in 1850, Mr. Stowe accepting a professorship at Bowdoin College, Brunswick, Maine. A few boarders were taken into the family to eke out the limited salary, and Mrs. Stowe earned a little from a sketch written now and then for the newspapers. She had even obtained a prize of fifty dollars for a New England story. Her six brothers had fulfilled their mother's dying wish, and were all in the ministry. She was now forty years old, a devoted mother, with an infant; a hard-working teacher, with her hands full to overflowing. It seemed improbable that she would ever do other than this quiet, unceasing labor. Most women would have said, "I can do no more than I am doing. My way is hedged up to any outside work."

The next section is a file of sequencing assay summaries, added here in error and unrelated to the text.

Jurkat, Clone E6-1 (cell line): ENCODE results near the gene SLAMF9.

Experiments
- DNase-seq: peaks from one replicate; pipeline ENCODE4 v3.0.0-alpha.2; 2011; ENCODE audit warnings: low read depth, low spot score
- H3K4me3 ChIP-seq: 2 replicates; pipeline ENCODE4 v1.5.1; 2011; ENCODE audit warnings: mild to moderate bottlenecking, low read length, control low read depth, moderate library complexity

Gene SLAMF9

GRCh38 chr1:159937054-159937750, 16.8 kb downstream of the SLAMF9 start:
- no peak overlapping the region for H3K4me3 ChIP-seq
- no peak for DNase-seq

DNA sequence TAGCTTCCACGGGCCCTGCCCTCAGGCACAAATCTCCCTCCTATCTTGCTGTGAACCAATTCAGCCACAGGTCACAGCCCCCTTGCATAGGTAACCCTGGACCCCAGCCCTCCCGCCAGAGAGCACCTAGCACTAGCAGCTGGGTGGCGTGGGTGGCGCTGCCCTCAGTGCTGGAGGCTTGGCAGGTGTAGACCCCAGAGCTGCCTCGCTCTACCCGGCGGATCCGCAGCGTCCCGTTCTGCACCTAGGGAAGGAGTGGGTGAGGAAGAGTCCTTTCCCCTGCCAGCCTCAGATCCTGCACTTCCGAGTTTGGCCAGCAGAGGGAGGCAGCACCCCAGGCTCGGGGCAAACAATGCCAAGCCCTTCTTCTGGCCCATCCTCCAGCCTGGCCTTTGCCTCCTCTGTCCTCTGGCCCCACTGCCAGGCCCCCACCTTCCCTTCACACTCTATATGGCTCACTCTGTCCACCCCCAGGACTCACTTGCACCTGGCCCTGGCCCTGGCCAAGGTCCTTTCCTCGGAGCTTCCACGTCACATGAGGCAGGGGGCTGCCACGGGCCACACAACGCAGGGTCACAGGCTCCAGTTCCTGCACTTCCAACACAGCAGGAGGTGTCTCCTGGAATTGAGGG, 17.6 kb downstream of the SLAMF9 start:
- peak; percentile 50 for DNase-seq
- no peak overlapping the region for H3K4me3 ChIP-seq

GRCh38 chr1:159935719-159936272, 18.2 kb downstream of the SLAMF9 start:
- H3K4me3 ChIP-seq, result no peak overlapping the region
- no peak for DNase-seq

But Mrs. Stowe's heart burned for those in bondage. The Fugitive Slave Law was hunting colored people and sending them back into servitude and death. The people of the North seemed indifferent. Could she not arouse them by something she could write?
One Sunday, as she sat at the communion table
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